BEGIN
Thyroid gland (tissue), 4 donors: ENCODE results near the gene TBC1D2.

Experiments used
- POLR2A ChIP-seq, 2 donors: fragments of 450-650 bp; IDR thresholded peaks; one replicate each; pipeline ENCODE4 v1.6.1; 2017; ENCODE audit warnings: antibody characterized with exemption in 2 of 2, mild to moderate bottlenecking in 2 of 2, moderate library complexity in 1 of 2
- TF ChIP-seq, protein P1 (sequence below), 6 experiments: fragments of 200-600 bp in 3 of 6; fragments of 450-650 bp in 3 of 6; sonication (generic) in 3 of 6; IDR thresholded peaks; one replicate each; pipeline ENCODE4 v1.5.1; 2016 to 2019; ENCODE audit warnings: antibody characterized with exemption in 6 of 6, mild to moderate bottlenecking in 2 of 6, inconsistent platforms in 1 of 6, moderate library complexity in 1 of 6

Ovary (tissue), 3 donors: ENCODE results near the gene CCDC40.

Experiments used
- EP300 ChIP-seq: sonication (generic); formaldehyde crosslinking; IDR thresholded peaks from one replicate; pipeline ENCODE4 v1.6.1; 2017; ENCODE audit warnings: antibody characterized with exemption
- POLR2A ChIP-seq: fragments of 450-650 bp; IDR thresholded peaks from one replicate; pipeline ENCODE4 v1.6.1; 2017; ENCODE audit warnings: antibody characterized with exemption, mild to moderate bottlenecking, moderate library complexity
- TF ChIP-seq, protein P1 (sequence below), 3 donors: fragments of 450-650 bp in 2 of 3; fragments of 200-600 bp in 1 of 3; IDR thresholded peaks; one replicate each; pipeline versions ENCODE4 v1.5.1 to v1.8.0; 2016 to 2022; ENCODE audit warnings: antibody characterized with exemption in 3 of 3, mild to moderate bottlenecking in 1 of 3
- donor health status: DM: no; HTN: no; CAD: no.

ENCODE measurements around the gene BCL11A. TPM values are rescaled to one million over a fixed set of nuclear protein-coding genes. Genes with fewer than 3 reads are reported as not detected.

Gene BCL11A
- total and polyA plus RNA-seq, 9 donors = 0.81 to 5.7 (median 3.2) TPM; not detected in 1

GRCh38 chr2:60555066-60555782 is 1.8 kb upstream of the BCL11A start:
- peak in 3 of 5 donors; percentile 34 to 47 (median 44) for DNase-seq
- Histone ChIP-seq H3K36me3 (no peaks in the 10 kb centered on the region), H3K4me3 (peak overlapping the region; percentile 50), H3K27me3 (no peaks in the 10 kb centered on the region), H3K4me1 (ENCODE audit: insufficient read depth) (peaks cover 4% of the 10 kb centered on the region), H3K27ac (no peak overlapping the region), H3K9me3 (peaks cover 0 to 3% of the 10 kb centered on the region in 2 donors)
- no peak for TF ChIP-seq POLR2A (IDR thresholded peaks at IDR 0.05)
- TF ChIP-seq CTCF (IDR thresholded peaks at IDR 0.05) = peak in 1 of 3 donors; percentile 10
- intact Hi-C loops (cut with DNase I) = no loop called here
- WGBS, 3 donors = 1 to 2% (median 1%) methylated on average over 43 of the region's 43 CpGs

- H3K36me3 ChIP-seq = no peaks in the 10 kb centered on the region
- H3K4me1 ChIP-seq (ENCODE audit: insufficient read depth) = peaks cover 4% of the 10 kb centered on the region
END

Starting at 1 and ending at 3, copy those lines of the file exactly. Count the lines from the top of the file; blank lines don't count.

Thyroid gland (tissue), 4 donors: ENCODE results near the gene TBC1D2.

Experiments used
- POLR2A ChIP-seq, 2 donors: fragments of 450-650 bp; IDR thresholded peaks; one replicate each; pipeline ENCODE4 v1.6.1; 2017; ENCODE audit warnings: antibody characterized with exemption in 2 of 2, mild to moderate bottlenecking in 2 of 2, moderate library complexity in 1 of 2